Shimano has added some nice finishing touches to their levers which have in their own words ‘gravel inspired ergonomics’. Fancy words aside this translates into some seriously stylish and comfy levers. The shifter itself offers the same impressively smooth shifts of its road and MTB siblings. The lever blade features some radical new shaping, with a distinctive scoop that fits your fingers snugly when braking or simply when resting your hands on the hoods. The levers also benefit from a new textured anti-slip material which helps to provide more purchase when the terrain gets bumpy.
These levers also connect to some of the most impressive hydraulic disc brake calipers available. Providing superior control and stopping power over any terrain and in any prevailing weather conditions.
If you choose the 1x system then you can obviously ignore this section. The GRX front mech for the double system owes its design to the road range of derailleurs. Though the GRX derailleur is designed to accept a wider range of gears.
To better cope with the ever-expanding cassette sizes, Shimano has called upon their MTB expertise and applied their Shadow + design to the GRX series of rear derailleurs. Each derailleur is now equipped with a chain tension system (clutch) to prevent the chains from being unshipped over bumpy surfaces and also to help reduce chain-slap (when the chain bounces and chips the chainstay).
GRX utilises 2 types of cassette, the double system will use a narrower spread road range cassette in ratios of 11/32 or 11/34. The 1x system will be equipped with an MTB style cassette with a wider ratio of 11-42 or thereabouts.
Which should i choose?
Well….this is the million-dollar question, both have their pro’s and their con’s;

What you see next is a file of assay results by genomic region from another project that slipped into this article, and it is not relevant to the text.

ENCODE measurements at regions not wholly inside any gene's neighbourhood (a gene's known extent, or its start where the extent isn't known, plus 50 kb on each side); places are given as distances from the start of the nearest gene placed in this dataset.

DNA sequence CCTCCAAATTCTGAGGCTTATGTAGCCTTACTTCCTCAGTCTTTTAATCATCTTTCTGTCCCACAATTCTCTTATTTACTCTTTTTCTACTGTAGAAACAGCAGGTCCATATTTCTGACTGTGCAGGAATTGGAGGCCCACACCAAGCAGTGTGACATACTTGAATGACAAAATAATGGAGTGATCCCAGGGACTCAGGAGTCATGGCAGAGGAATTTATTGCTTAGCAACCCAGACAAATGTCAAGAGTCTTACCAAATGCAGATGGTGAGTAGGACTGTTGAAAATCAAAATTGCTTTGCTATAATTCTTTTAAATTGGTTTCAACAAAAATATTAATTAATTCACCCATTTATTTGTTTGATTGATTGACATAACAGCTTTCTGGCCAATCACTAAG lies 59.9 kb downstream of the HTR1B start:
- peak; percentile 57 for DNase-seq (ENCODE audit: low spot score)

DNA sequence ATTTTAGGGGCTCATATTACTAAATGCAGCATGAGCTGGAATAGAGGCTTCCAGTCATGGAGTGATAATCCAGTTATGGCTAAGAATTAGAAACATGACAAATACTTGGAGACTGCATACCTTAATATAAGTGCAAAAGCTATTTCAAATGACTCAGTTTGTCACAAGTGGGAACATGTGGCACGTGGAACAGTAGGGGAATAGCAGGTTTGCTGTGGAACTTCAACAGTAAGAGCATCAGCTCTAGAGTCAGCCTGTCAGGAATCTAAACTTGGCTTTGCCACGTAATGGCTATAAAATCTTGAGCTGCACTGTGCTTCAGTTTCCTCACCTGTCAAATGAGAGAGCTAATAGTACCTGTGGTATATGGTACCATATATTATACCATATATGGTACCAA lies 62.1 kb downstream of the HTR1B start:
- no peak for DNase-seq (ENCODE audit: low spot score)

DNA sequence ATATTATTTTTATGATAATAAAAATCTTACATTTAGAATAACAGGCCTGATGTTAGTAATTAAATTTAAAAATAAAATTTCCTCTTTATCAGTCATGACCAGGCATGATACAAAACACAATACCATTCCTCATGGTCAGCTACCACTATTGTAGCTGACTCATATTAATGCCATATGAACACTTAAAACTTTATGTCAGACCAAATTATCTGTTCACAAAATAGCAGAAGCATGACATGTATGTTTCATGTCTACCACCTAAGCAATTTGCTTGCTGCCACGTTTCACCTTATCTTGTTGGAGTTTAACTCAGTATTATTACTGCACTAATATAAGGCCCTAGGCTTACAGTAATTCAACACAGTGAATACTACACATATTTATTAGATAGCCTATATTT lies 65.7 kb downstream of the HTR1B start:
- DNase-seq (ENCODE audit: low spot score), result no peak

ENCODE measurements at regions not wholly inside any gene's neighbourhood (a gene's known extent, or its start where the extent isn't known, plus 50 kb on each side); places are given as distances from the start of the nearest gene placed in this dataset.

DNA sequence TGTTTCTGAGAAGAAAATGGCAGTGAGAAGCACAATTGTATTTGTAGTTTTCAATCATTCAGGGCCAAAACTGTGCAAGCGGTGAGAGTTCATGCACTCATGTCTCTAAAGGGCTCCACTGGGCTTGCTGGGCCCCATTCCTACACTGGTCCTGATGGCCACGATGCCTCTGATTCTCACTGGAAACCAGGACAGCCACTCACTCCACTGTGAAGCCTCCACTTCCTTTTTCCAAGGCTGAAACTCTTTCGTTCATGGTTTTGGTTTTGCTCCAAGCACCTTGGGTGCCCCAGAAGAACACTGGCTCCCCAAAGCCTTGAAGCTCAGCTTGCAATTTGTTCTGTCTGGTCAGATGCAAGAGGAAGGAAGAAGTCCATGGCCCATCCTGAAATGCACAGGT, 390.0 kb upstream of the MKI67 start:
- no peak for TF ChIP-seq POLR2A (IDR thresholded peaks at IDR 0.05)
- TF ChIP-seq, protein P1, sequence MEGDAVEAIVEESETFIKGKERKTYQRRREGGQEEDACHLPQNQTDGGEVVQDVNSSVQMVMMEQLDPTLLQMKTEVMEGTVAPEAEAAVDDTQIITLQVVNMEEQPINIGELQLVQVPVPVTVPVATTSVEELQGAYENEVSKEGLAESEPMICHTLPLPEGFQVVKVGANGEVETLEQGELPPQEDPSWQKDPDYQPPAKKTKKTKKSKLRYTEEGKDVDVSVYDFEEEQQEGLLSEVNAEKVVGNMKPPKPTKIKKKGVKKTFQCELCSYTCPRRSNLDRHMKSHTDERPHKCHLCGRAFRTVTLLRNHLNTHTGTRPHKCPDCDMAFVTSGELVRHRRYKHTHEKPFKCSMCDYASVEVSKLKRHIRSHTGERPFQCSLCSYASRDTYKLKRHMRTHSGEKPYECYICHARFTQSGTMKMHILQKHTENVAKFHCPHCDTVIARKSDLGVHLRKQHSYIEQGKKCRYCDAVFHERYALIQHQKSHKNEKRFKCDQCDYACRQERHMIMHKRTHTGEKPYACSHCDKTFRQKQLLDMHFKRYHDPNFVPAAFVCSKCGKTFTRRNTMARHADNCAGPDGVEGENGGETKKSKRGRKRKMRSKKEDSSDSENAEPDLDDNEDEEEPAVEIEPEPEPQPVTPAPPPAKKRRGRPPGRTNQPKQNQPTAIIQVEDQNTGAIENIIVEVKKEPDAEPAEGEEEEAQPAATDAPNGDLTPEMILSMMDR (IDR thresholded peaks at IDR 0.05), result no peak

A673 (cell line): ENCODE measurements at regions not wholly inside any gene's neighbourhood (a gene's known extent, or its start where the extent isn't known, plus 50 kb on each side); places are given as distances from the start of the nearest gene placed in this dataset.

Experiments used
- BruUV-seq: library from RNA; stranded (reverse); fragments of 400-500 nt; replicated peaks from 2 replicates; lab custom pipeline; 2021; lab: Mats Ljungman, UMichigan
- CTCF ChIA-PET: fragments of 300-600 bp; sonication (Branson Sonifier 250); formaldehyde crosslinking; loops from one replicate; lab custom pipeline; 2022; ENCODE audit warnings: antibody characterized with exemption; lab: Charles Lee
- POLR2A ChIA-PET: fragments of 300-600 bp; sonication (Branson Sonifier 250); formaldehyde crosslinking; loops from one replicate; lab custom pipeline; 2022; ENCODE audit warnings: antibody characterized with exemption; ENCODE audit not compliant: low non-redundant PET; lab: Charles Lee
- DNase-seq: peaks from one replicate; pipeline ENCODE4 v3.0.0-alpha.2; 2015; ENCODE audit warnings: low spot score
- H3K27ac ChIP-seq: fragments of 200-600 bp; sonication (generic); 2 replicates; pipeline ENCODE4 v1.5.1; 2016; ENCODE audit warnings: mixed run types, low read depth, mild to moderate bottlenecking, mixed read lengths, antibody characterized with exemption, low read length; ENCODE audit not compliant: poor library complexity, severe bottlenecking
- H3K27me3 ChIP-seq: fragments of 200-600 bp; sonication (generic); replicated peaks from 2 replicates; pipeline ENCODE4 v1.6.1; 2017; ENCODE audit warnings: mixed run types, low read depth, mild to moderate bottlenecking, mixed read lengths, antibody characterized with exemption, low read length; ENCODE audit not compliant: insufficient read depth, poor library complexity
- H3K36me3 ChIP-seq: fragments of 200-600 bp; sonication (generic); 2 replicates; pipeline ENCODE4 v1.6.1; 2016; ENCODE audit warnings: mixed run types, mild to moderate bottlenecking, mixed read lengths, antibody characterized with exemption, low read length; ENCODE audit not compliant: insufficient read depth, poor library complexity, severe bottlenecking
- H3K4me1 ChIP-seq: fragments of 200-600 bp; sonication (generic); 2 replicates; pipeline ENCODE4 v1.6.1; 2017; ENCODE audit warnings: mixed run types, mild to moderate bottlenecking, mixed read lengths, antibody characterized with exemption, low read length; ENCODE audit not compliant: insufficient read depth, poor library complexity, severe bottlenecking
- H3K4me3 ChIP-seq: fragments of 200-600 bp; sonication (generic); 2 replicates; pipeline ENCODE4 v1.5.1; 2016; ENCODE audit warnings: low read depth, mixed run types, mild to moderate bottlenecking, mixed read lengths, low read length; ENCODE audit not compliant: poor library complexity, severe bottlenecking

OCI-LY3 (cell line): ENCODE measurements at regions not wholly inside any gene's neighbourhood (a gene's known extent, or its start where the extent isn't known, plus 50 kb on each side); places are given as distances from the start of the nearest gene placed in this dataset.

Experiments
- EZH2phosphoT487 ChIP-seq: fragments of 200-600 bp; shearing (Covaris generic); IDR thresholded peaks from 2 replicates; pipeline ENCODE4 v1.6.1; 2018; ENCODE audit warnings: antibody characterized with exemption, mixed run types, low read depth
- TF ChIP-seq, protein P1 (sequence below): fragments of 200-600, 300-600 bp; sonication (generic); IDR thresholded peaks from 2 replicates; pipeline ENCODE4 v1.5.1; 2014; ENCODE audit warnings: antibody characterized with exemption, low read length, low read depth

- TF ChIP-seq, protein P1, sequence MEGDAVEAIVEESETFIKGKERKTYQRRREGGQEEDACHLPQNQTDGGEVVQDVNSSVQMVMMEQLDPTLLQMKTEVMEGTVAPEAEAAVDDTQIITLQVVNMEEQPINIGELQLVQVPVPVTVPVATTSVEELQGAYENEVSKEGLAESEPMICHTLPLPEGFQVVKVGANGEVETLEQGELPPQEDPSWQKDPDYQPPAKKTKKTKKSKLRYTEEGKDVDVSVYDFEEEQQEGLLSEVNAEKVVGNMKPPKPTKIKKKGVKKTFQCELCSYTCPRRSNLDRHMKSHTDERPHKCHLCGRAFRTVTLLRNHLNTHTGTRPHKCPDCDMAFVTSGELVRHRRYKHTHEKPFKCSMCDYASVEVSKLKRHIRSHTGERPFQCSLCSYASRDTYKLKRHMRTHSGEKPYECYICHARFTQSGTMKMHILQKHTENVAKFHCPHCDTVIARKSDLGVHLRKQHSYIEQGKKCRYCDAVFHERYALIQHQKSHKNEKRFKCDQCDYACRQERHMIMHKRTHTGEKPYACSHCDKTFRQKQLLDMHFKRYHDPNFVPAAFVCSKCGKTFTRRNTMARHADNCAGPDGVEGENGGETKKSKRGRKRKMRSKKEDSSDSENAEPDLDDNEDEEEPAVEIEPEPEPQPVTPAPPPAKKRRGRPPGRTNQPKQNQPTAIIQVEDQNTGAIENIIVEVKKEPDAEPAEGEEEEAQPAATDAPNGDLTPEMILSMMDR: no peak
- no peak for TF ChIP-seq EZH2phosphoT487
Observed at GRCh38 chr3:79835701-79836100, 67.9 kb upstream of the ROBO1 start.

- Weight– With only 1 chainring there’s no need for a front derailleur with its attendant cabling or the internals for the front gear shifter (marginal gains).
- Maintenance – There are no words for how much of a pain it is to clean the front derailleur, behind the front derailleur and the rear of the chainset.
- Gear adjustment – No front mech, no adjustment required (WIN).
- No front derailleur – With the removal of the front derailleur there’s lee to go wrong mechanically. The chain cannot jam in a front derailleur that is not present nor can debris such as twigs or mud cause a chain jam.02
1x Con’s (you will note these are very minor)
- Gear range – Because the cassette covers such a wide range of sprocket sizes the step up from one sprocket to the next adjacent sprocket get larger as you shift up the cassette. This is less efficient and can affect your pedalling rhythm, particularly when climbing.
- Spinning out – Directly linked to the above, because the hardest gear you can pedal is only an 11-40T or 11-42T you will absolutely ‘spin-out’ on descents. (There will be no tension on the cranks so your legs just spin like the clappers).
- Gear range – A 46 or 48T large chainring combined with a 30 or 31T inner chainring means that a narrower spread cassette can be fitted. Therefore the increase in the number of teeth between 1 sprocket and the next are smaller. This helps has less impact on pedalling rhythm when changing gear.
- Weight – The extra weight of the chainring, front derailleur (including associated cabling) and internals of the front shifter add a small amount of weight.
- Maintenance – Having that extra chainring and derailleur in place makes it harder to clean that area of the bike.
- Chain jam – When riding through sticky off-road terrain it is possible for the chain to pick up dirt and debris which the lodge in the front derailleur and causes the chain to jam or to drop.
- Gear adjustment – Gear cables need replacing and cables stretch causing more adjustment to be required.
So what can we conclude from all of this information?
Both the double and single ring systems have their merits and let’s face it there are no real downsides. When comparing the 2 we are looking for the most minuscule of differences. Both offer the extremely low gear range that you require when riding off-road and you’d be hard-pressed to be affected by this gear range when riding on tarmac either.
It boils down to this, do you feel the extra gears offered by a double system to be absolutely essential to your riding experience? Or would you prefer the simplicity of the single ring set up without the faff of having to adjust the front gear and the added ease of cleaning the 1x drivetrain?